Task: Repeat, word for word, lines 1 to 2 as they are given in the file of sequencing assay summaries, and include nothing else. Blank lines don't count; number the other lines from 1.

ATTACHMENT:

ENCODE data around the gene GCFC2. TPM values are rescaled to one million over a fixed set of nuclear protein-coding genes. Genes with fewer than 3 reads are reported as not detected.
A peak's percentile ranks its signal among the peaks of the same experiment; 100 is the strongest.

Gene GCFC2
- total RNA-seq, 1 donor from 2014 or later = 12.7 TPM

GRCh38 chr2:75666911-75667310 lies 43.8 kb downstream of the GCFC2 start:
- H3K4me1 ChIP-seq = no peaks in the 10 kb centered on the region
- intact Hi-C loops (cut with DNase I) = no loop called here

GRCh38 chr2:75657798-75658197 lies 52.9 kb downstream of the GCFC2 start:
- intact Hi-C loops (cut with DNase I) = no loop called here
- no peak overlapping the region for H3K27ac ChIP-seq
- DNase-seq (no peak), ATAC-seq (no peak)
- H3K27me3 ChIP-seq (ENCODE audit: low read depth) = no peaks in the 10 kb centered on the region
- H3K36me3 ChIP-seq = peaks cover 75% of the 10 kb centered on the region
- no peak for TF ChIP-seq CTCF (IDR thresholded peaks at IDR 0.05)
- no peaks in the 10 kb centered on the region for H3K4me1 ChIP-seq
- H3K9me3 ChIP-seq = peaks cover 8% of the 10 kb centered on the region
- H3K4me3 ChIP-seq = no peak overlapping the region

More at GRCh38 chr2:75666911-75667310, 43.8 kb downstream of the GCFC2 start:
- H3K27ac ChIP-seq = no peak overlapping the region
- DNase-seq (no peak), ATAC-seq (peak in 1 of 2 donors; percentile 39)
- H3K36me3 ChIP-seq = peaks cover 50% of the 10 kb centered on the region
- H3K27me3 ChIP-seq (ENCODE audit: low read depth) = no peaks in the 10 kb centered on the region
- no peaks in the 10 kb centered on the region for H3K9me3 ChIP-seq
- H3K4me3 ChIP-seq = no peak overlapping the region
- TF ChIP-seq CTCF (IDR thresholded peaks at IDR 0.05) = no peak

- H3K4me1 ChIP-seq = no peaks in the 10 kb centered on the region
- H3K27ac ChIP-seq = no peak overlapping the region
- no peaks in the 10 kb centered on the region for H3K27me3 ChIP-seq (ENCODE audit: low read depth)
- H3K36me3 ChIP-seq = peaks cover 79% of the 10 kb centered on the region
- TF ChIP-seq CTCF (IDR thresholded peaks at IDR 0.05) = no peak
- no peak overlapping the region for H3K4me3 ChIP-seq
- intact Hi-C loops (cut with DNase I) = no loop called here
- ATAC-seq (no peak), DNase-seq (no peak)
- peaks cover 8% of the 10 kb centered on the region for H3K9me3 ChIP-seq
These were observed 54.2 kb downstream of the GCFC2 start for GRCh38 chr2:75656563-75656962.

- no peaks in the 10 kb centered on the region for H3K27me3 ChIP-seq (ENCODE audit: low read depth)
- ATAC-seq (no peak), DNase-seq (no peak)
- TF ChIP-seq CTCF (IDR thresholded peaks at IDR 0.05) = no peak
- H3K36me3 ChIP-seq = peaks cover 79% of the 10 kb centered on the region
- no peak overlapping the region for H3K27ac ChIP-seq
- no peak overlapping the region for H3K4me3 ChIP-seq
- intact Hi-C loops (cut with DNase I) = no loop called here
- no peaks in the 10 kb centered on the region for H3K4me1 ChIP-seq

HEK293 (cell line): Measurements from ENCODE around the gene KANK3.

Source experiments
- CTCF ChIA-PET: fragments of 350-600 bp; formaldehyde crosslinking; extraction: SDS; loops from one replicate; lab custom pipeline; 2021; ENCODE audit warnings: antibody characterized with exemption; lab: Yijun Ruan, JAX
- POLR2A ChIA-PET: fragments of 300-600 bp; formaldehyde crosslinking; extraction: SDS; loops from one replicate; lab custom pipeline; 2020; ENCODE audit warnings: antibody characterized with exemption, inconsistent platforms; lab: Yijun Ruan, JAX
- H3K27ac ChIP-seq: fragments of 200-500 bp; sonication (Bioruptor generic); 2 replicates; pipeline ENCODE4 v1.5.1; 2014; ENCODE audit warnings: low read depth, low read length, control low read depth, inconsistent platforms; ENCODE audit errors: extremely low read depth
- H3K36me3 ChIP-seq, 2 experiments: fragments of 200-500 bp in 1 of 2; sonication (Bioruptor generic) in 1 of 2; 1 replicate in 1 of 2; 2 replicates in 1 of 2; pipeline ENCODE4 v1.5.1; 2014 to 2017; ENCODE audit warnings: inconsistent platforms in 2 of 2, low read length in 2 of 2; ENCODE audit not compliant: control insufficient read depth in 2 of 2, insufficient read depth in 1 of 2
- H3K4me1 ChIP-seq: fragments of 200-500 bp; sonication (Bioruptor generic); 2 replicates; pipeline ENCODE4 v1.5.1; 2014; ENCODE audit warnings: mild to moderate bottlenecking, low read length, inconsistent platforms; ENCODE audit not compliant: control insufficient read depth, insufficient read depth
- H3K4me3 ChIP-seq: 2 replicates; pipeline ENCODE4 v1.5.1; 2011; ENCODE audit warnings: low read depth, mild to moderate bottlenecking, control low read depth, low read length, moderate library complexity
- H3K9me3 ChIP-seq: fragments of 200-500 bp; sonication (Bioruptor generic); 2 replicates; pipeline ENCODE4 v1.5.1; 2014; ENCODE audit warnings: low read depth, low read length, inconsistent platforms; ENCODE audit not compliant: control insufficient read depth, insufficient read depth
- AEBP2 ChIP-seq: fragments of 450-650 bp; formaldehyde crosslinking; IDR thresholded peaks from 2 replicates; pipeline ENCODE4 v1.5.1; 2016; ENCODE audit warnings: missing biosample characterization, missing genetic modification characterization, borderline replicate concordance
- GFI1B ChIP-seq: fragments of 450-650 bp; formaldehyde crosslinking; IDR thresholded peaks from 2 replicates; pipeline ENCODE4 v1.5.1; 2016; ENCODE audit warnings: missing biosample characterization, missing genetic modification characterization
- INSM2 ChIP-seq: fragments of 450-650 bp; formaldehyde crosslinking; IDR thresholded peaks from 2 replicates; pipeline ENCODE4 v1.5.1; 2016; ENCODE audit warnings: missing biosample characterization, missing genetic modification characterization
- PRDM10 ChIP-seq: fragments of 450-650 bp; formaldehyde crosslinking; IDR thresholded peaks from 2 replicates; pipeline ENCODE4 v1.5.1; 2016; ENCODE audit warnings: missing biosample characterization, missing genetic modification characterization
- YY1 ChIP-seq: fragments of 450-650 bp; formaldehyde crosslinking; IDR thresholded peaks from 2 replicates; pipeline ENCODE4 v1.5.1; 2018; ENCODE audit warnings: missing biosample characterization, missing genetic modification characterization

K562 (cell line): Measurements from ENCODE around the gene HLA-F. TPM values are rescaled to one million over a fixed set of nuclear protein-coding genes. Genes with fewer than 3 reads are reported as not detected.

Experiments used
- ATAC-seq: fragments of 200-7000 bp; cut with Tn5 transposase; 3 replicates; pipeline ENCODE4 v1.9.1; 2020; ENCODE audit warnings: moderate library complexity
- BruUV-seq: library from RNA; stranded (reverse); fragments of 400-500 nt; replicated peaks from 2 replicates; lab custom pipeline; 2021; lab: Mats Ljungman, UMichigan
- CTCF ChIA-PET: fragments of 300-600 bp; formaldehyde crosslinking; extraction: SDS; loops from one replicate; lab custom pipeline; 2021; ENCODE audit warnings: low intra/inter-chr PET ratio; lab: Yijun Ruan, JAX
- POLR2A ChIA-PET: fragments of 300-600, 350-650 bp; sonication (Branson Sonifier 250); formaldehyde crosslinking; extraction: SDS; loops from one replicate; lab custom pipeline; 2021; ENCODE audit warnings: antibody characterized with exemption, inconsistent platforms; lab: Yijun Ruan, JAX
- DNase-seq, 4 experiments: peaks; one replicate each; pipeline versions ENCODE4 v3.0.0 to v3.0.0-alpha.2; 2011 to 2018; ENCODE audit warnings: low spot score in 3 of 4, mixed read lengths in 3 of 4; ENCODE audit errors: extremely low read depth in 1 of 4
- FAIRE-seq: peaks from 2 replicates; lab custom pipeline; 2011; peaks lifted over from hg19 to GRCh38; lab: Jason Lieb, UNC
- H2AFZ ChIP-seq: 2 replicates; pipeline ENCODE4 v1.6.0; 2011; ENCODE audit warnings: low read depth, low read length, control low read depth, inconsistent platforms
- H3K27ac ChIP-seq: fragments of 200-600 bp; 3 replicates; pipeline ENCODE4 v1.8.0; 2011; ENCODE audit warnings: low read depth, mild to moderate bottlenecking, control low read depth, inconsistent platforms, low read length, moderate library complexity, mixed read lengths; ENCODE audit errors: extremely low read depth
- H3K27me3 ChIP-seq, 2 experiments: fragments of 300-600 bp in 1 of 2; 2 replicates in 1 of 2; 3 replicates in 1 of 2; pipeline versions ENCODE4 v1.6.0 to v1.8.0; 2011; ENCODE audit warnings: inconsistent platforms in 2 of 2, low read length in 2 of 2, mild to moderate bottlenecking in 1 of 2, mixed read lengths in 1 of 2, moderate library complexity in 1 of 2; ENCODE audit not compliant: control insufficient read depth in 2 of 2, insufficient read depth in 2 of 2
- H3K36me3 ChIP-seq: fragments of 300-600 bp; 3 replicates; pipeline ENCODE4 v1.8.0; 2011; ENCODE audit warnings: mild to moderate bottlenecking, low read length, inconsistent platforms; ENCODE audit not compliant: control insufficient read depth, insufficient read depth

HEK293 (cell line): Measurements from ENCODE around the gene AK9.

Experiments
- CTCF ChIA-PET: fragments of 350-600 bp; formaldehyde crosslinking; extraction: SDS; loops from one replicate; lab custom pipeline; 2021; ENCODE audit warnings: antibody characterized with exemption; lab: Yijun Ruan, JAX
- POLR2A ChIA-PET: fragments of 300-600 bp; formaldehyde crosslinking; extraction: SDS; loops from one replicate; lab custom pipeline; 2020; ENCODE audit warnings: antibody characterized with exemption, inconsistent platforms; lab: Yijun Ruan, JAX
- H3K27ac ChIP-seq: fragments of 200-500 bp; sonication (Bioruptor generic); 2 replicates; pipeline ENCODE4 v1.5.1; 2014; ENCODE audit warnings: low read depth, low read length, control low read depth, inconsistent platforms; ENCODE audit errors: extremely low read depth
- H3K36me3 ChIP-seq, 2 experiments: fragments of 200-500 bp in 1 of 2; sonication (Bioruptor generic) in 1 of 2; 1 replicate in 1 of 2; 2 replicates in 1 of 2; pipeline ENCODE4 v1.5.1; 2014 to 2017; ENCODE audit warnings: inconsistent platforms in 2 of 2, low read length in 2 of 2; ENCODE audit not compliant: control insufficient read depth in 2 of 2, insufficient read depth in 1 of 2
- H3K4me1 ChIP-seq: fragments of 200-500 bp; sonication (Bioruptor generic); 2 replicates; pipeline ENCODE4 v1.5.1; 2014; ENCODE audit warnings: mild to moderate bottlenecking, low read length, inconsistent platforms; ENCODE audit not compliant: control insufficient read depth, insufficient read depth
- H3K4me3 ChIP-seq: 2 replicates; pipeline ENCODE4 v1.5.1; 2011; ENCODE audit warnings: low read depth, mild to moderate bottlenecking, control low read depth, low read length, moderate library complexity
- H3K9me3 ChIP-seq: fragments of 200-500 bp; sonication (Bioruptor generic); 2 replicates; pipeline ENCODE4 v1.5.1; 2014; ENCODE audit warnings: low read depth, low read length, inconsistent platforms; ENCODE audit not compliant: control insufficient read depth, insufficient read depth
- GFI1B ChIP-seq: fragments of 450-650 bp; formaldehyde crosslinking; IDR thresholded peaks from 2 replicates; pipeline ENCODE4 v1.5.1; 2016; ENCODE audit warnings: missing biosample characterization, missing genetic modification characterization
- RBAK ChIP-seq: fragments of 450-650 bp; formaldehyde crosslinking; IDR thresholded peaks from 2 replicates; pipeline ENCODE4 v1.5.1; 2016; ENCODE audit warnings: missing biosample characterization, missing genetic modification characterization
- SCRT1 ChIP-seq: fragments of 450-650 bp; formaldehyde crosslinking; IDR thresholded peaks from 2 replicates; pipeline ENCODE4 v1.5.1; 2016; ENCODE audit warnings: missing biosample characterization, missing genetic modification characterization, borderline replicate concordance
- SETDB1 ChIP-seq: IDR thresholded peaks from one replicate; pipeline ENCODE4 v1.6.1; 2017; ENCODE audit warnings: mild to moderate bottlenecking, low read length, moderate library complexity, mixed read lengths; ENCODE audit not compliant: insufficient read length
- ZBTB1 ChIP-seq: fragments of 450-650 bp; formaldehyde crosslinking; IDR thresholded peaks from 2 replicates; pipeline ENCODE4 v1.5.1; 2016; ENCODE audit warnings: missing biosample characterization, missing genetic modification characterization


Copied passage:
ENCODE data around the gene GCFC2. TPM values are rescaled to one million over a fixed set of nuclear protein-coding genes. Genes with fewer than 3 reads are reported as not detected.
A peak's percentile ranks its signal among the peaks of the same experiment; 100 is the strongest.